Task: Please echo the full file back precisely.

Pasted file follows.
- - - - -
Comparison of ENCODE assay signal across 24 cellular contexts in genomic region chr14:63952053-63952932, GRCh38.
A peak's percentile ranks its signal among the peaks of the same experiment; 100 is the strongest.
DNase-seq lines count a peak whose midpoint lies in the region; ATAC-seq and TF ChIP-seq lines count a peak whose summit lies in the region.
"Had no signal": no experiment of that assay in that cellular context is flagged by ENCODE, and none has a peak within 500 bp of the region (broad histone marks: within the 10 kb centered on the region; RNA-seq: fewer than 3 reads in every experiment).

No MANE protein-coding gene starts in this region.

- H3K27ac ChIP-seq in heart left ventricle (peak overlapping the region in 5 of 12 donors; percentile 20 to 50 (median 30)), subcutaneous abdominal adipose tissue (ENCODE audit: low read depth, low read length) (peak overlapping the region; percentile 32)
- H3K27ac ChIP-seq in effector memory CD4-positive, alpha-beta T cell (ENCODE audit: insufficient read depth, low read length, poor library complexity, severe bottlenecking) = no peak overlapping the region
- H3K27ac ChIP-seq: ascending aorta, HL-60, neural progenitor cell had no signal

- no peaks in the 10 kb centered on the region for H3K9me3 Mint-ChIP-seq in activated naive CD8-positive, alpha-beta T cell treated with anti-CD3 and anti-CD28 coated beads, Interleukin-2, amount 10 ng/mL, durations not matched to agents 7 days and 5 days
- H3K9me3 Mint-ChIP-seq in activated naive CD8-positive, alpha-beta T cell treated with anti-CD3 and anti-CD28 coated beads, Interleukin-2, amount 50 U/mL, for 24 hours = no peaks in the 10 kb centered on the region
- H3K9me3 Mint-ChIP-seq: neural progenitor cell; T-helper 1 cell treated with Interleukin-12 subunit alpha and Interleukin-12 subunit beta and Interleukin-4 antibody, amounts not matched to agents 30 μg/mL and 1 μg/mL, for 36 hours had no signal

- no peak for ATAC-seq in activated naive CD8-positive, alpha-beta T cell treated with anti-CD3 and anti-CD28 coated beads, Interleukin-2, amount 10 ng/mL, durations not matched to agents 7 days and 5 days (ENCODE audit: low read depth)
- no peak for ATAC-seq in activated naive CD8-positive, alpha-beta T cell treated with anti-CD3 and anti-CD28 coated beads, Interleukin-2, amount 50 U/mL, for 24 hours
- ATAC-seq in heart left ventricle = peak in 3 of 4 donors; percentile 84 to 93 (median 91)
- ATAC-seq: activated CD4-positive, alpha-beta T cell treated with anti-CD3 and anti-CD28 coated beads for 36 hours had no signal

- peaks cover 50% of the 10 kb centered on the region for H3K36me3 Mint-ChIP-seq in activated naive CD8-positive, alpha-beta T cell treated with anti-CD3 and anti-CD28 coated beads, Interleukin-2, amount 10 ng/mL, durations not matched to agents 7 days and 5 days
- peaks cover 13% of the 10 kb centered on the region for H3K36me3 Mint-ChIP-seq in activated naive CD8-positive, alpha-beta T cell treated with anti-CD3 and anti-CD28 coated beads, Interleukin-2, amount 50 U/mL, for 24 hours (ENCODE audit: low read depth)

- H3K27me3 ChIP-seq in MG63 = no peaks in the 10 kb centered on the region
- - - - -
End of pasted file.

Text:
Comparison of ENCODE assay signal across 24 cellular contexts in genomic region chr14:63952053-63952932, GRCh38.
A peak's percentile ranks its signal among the peaks of the same experiment; 100 is the strongest.
DNase-seq lines count a peak whose midpoint lies in the region; ATAC-seq and TF ChIP-seq lines count a peak whose summit lies in the region.
"Had no signal": no experiment of that assay in that cellular context is flagged by ENCODE, and none has a peak within 500 bp of the region (broad histone marks: within the 10 kb centered on the region; RNA-seq: fewer than 3 reads in every experiment).

No MANE protein-coding gene starts in this region.

- H3K27ac ChIP-seq in heart left ventricle (peak overlapping the region in 5 of 12 donors; percentile 20 to 50 (median 30)), subcutaneous abdominal adipose tissue (ENCODE audit: low read depth, low read length) (peak overlapping the region; percentile 32)
- H3K27ac ChIP-seq in effector memory CD4-positive, alpha-beta T cell (ENCODE audit: insufficient read depth, low read length, poor library complexity, severe bottlenecking) = no peak overlapping the region
- H3K27ac ChIP-seq: ascending aorta, HL-60, neural progenitor cell had no signal

- no peaks in the 10 kb centered on the region for H3K9me3 Mint-ChIP-seq in activated naive CD8-positive, alpha-beta T cell treated with anti-CD3 and anti-CD28 coated beads, Interleukin-2, amount 10 ng/mL, durations not matched to agents 7 days and 5 days
- H3K9me3 Mint-ChIP-seq in activated naive CD8-positive, alpha-beta T cell treated with anti-CD3 and anti-CD28 coated beads, Interleukin-2, amount 50 U/mL, for 24 hours = no peaks in the 10 kb centered on the region
- H3K9me3 Mint-ChIP-seq: neural progenitor cell; T-helper 1 cell treated with Interleukin-12 subunit alpha and Interleukin-12 subunit beta and Interleukin-4 antibody, amounts not matched to agents 30 μg/mL and 1 μg/mL, for 36 hours had no signal

- no peak for ATAC-seq in activated naive CD8-positive, alpha-beta T cell treated with anti-CD3 and anti-CD28 coated beads, Interleukin-2, amount 10 ng/mL, durations not matched to agents 7 days and 5 days (ENCODE audit: low read depth)
- no peak for ATAC-seq in activated naive CD8-positive, alpha-beta T cell treated with anti-CD3 and anti-CD28 coated beads, Interleukin-2, amount 50 U/mL, for 24 hours
- ATAC-seq in heart left ventricle = peak in 3 of 4 donors; percentile 84 to 93 (median 91)
- ATAC-seq: activated CD4-positive, alpha-beta T cell treated with anti-CD3 and anti-CD28 coated beads for 36 hours had no signal

- peaks cover 50% of the 10 kb centered on the region for H3K36me3 Mint-ChIP-seq in activated naive CD8-positive, alpha-beta T cell treated with anti-CD3 and anti-CD28 coated beads, Interleukin-2, amount 10 ng/mL, durations not matched to agents 7 days and 5 days
- peaks cover 13% of the 10 kb centered on the region for H3K36me3 Mint-ChIP-seq in activated naive CD8-positive, alpha-beta T cell treated with anti-CD3 and anti-CD28 coated beads, Interleukin-2, amount 50 U/mL, for 24 hours (ENCODE audit: low read depth)

- H3K27me3 ChIP-seq in MG63 = no peaks in the 10 kb centered on the region